The white, powdery toxin ricin that is "so deadly that just a speck can kill if it is inhaled or reaches the bloodstream," the New York Times said in a report.
Citing classified intelligence reports, it said al Qaeda's affiliate in Yemen has been trying for more than a year to procure large quantities of castor beans, which are required to produce the toxin.
"Intelligence officials say they have collected evidence that Qaeda operatives are trying to move castor beans and processing agents to a hideaway in Shabwa Province, in one of Yemen's rugged tribal areas controlled by insurgents.
"Evidence points to efforts to secretly concoct batches of the poison, pack them around small explosives, and then try to explode them in contained spaces, like a shopping mall, an airport or a subway station," the Times report added.
However, senior officials have said there is "no indication that a ricin attack is imminent," and experts have pointed out that the Qaeda affiliate is still figuring out how ricin can be used as an explosive since it loses its potency in dry, sunny conditions.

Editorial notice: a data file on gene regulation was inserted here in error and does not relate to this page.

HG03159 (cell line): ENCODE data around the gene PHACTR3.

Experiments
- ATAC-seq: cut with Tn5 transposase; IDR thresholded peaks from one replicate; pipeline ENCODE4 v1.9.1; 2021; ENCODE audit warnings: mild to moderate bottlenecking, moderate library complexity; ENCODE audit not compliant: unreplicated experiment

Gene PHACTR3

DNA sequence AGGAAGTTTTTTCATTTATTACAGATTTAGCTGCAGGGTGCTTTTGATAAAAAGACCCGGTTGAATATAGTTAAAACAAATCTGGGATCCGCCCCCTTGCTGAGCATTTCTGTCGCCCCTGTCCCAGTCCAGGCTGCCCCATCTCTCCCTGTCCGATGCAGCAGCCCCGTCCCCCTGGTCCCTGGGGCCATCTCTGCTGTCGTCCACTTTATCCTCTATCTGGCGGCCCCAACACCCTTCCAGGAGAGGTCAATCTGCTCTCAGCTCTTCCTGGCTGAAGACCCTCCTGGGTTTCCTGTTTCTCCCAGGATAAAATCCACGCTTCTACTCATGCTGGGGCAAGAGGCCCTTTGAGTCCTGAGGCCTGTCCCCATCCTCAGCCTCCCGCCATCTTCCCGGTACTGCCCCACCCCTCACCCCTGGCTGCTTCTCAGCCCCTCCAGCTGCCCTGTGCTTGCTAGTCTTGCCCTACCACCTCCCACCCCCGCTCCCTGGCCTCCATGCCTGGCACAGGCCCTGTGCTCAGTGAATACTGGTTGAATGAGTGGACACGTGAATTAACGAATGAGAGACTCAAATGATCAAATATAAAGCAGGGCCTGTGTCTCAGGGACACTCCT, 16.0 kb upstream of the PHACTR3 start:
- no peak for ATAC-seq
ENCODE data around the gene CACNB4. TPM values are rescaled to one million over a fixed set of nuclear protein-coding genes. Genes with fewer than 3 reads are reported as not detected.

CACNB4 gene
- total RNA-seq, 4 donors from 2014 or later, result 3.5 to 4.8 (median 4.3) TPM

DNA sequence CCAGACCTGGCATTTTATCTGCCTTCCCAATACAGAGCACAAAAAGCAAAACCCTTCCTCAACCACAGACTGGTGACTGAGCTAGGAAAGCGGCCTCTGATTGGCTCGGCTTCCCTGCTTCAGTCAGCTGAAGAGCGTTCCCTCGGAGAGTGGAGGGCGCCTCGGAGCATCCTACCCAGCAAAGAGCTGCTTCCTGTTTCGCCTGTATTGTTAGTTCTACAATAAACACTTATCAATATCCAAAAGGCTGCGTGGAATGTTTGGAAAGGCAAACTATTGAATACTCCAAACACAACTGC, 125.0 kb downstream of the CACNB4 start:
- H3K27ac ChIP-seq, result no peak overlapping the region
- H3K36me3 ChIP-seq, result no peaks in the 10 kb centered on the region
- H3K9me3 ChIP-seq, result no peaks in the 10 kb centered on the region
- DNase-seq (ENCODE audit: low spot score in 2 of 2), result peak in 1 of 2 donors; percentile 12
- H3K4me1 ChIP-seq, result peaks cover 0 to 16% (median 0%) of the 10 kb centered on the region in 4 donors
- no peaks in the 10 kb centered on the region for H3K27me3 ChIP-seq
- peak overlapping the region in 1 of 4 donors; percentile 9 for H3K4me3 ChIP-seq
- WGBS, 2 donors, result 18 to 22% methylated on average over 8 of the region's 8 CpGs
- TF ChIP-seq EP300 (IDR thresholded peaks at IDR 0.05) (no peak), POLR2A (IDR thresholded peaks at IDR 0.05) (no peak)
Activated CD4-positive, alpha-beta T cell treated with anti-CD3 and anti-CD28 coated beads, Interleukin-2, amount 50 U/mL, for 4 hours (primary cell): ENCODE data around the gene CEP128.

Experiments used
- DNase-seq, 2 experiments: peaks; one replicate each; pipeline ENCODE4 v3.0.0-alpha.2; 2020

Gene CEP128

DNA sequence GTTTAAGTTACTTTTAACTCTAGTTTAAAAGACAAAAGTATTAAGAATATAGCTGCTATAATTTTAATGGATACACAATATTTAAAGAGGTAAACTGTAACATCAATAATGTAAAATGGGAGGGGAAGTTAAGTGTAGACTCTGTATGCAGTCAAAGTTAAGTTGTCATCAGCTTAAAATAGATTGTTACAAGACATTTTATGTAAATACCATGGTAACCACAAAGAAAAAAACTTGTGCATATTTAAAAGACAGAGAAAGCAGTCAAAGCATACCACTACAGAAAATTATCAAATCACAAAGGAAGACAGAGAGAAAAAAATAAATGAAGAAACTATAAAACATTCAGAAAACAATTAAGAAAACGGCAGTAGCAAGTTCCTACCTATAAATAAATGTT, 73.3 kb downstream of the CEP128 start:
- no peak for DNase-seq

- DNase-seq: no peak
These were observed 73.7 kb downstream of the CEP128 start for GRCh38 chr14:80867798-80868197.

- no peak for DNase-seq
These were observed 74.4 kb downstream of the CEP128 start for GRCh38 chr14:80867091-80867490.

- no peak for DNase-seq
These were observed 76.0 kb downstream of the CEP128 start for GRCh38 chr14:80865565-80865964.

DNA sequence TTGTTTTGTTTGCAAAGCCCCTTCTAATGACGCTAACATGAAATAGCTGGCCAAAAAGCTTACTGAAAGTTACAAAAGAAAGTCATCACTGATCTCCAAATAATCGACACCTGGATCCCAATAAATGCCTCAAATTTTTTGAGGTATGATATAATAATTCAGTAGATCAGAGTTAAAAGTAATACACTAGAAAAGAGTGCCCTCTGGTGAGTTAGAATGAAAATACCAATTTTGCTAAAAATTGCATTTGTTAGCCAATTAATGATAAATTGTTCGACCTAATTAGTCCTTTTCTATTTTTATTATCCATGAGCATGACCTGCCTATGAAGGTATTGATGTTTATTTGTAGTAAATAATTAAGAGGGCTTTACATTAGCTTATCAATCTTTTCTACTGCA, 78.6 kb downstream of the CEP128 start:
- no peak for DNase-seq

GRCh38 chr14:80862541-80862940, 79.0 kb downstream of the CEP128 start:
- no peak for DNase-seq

President Barack Obama, who was first briefed on the threat last year, has been receiving regular updates on the matter, the report added.
Senior officials said they are "tracking the possibility of a threat very closely," given the Yemeni affiliate's ability to devise plots that have been thwarted earlier including an attempt by the Nigerian underwear bomber.